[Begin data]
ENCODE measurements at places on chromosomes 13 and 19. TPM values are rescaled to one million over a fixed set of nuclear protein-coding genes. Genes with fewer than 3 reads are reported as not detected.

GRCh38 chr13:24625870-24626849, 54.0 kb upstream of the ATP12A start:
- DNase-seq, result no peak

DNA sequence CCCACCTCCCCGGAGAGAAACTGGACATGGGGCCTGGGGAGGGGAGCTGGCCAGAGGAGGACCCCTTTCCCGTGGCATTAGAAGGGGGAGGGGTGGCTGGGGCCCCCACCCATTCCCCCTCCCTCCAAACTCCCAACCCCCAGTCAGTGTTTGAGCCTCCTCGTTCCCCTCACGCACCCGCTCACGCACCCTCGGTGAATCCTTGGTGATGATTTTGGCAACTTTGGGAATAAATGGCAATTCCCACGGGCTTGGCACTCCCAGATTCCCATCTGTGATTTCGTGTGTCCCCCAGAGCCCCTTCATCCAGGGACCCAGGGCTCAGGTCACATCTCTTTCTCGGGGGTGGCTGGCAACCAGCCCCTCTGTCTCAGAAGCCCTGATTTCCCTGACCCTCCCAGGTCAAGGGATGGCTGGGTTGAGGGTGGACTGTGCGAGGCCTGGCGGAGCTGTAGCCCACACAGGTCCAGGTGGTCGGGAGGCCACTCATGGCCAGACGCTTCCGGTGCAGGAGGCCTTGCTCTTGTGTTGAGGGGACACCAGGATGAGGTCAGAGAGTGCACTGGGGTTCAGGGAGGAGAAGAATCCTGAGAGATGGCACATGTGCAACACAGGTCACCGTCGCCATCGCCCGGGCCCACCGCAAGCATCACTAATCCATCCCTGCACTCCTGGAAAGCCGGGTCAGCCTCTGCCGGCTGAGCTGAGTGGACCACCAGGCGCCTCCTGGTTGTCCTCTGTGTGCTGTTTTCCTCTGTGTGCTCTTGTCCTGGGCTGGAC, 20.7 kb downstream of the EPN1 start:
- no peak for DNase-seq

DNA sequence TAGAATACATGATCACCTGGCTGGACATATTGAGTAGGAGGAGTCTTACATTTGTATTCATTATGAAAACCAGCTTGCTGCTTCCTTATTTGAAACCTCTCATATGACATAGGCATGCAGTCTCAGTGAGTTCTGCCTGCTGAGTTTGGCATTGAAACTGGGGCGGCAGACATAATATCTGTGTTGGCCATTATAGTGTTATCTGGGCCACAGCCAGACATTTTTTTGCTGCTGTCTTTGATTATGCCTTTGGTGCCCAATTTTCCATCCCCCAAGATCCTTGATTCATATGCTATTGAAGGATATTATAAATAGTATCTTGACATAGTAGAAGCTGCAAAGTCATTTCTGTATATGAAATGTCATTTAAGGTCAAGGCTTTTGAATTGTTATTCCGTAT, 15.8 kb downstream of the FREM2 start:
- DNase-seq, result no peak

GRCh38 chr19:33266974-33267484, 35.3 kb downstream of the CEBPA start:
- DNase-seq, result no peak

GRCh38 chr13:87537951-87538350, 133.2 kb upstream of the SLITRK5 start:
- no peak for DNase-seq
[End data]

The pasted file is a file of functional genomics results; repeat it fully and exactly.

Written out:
ENCODE measurements at places on chromosomes 13 and 19. TPM values are rescaled to one million over a fixed set of nuclear protein-coding genes. Genes with fewer than 3 reads are reported as not detected.

GRCh38 chr13:24625870-24626849, 54.0 kb upstream of the ATP12A start:
- DNase-seq, result no peak

DNA sequence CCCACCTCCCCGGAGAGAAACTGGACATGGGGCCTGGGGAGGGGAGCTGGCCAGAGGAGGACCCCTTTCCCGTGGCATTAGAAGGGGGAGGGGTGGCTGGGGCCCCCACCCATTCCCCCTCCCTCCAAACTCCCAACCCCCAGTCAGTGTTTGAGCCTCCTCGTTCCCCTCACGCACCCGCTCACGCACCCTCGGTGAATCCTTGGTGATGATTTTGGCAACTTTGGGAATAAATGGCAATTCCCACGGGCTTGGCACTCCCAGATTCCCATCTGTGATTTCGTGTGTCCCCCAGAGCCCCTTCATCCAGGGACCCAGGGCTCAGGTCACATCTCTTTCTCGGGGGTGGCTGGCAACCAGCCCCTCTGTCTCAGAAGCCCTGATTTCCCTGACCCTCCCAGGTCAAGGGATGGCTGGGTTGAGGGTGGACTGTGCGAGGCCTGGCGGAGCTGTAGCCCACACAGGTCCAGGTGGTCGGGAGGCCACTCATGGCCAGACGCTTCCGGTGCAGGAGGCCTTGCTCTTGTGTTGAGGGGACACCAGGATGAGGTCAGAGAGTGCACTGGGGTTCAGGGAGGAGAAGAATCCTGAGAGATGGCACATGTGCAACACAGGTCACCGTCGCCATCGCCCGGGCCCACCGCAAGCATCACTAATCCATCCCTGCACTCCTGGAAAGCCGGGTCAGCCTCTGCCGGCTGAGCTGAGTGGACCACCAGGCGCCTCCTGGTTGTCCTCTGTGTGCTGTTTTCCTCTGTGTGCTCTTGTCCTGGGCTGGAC, 20.7 kb downstream of the EPN1 start:
- no peak for DNase-seq

DNA sequence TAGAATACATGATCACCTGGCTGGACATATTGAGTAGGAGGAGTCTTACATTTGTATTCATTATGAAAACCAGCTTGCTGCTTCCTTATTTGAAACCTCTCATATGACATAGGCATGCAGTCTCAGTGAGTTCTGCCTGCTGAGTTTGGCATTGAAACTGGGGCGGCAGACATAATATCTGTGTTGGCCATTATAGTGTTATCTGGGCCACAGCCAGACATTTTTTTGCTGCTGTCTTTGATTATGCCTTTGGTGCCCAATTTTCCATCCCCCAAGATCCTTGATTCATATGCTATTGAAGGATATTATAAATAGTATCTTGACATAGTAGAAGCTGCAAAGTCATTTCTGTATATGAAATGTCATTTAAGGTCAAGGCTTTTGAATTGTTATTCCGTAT, 15.8 kb downstream of the FREM2 start:
- DNase-seq, result no peak

GRCh38 chr19:33266974-33267484, 35.3 kb downstream of the CEBPA start:
- DNase-seq, result no peak

GRCh38 chr13:87537951-87538350, 133.2 kb upstream of the SLITRK5 start:
- no peak for DNase-seq